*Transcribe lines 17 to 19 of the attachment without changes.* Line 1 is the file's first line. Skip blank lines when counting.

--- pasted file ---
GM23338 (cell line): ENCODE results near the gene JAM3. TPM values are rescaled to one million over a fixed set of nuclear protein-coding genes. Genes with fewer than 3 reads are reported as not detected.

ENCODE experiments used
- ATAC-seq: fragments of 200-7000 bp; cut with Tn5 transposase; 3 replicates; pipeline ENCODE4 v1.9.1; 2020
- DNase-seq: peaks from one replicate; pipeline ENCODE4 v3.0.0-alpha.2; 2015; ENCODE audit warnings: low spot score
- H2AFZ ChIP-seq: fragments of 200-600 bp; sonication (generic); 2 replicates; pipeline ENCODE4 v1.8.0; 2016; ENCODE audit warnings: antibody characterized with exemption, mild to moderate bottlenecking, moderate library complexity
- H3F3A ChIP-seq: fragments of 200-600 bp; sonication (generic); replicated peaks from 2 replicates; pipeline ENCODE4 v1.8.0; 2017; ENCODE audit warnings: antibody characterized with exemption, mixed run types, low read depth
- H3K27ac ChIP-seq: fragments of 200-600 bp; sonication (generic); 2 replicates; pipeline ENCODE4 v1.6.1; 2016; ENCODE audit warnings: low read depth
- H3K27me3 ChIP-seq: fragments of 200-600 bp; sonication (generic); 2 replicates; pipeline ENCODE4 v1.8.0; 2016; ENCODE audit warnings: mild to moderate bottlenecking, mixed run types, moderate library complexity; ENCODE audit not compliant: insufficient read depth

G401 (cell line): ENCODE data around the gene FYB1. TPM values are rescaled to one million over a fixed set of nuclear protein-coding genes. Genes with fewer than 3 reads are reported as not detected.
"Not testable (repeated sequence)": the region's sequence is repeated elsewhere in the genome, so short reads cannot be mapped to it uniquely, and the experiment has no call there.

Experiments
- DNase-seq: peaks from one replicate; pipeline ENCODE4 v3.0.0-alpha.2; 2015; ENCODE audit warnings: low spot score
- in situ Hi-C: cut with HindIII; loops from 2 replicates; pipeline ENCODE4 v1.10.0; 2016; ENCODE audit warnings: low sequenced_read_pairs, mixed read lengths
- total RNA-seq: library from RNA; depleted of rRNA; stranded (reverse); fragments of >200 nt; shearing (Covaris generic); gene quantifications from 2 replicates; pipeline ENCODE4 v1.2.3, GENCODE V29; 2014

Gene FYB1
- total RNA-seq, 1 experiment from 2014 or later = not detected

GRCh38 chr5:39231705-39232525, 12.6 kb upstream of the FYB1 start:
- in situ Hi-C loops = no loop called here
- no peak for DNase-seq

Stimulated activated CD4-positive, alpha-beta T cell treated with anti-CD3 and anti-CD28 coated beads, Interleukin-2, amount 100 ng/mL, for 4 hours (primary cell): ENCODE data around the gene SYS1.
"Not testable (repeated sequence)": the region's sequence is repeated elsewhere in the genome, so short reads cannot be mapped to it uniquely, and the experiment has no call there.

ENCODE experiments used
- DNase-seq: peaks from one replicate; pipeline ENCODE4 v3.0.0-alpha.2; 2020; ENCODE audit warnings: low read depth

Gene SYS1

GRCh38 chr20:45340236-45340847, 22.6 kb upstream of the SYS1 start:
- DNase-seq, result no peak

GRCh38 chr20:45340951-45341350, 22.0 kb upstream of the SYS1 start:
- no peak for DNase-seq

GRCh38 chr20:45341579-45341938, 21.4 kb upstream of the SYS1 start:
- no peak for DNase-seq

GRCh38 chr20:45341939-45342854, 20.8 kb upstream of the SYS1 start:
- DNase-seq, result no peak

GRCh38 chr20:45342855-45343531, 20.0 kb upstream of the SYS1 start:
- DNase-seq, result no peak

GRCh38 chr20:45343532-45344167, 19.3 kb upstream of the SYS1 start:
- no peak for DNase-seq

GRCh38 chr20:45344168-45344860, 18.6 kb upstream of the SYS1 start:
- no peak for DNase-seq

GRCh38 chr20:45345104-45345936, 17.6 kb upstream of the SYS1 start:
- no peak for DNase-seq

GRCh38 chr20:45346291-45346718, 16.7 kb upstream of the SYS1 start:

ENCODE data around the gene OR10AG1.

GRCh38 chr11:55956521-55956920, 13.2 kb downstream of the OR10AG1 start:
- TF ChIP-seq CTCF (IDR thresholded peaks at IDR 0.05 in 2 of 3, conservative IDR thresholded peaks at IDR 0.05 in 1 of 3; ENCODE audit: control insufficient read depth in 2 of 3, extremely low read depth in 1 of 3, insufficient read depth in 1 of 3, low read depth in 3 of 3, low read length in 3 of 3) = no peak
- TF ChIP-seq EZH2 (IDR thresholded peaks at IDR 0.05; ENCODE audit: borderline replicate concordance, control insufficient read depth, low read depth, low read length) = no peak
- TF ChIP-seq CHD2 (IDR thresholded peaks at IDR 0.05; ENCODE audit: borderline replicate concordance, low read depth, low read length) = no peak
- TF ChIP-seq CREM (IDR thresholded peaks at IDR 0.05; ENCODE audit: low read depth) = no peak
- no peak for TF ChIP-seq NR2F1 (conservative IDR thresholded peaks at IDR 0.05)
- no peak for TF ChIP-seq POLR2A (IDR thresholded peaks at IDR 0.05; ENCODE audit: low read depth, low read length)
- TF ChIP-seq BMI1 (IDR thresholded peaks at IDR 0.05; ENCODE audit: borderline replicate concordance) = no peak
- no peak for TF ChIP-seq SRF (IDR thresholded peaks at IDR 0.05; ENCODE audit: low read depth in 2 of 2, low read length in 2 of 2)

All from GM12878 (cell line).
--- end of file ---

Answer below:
GRCh38 chr5:39231705-39232525, 12.6 kb upstream of the FYB1 start:
- in situ Hi-C loops = no loop called here
- no peak for DNase-seq